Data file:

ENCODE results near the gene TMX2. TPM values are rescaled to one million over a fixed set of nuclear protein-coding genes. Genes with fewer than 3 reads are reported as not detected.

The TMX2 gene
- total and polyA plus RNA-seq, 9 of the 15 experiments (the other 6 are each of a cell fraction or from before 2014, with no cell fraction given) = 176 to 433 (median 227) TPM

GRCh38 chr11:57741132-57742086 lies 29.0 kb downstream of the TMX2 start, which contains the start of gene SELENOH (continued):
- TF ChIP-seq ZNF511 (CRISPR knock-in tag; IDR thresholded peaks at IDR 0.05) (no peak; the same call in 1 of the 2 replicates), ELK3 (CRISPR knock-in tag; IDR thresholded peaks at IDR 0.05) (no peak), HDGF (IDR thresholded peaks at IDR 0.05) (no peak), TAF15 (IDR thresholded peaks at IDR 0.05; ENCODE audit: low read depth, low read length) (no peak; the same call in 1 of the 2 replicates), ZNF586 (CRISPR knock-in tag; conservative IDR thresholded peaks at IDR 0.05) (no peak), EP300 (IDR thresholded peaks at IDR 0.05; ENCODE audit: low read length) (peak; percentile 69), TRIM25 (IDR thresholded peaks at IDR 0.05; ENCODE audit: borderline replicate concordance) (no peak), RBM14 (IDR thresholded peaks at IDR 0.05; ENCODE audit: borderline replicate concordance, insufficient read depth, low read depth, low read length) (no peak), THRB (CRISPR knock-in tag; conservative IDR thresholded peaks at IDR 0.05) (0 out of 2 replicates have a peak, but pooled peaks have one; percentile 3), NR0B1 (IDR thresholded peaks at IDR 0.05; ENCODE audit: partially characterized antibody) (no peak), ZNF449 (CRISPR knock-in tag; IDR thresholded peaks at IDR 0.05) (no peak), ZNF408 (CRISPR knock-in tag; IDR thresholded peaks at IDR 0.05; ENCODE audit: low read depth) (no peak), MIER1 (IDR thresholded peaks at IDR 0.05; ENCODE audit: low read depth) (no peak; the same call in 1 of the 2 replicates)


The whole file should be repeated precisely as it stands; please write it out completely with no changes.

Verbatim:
ENCODE results near the gene TMX2. TPM values are rescaled to one million over a fixed set of nuclear protein-coding genes. Genes with fewer than 3 reads are reported as not detected.

The TMX2 gene
- total and polyA plus RNA-seq, 9 of the 15 experiments (the other 6 are each of a cell fraction or from before 2014, with no cell fraction given) = 176 to 433 (median 227) TPM

GRCh38 chr11:57741132-57742086 lies 29.0 kb downstream of the TMX2 start, which contains the start of gene SELENOH (continued):
- TF ChIP-seq ZNF511 (CRISPR knock-in tag; IDR thresholded peaks at IDR 0.05) (no peak; the same call in 1 of the 2 replicates), ELK3 (CRISPR knock-in tag; IDR thresholded peaks at IDR 0.05) (no peak), HDGF (IDR thresholded peaks at IDR 0.05) (no peak), TAF15 (IDR thresholded peaks at IDR 0.05; ENCODE audit: low read depth, low read length) (no peak; the same call in 1 of the 2 replicates), ZNF586 (CRISPR knock-in tag; conservative IDR thresholded peaks at IDR 0.05) (no peak), EP300 (IDR thresholded peaks at IDR 0.05; ENCODE audit: low read length) (peak; percentile 69), TRIM25 (IDR thresholded peaks at IDR 0.05; ENCODE audit: borderline replicate concordance) (no peak), RBM14 (IDR thresholded peaks at IDR 0.05; ENCODE audit: borderline replicate concordance, insufficient read depth, low read depth, low read length) (no peak), THRB (CRISPR knock-in tag; conservative IDR thresholded peaks at IDR 0.05) (0 out of 2 replicates have a peak, but pooled peaks have one; percentile 3), NR0B1 (IDR thresholded peaks at IDR 0.05; ENCODE audit: partially characterized antibody) (no peak), ZNF449 (CRISPR knock-in tag; IDR thresholded peaks at IDR 0.05) (no peak), ZNF408 (CRISPR knock-in tag; IDR thresholded peaks at IDR 0.05; ENCODE audit: low read depth) (no peak), MIER1 (IDR thresholded peaks at IDR 0.05; ENCODE audit: low read depth) (no peak; the same call in 1 of the 2 replicates)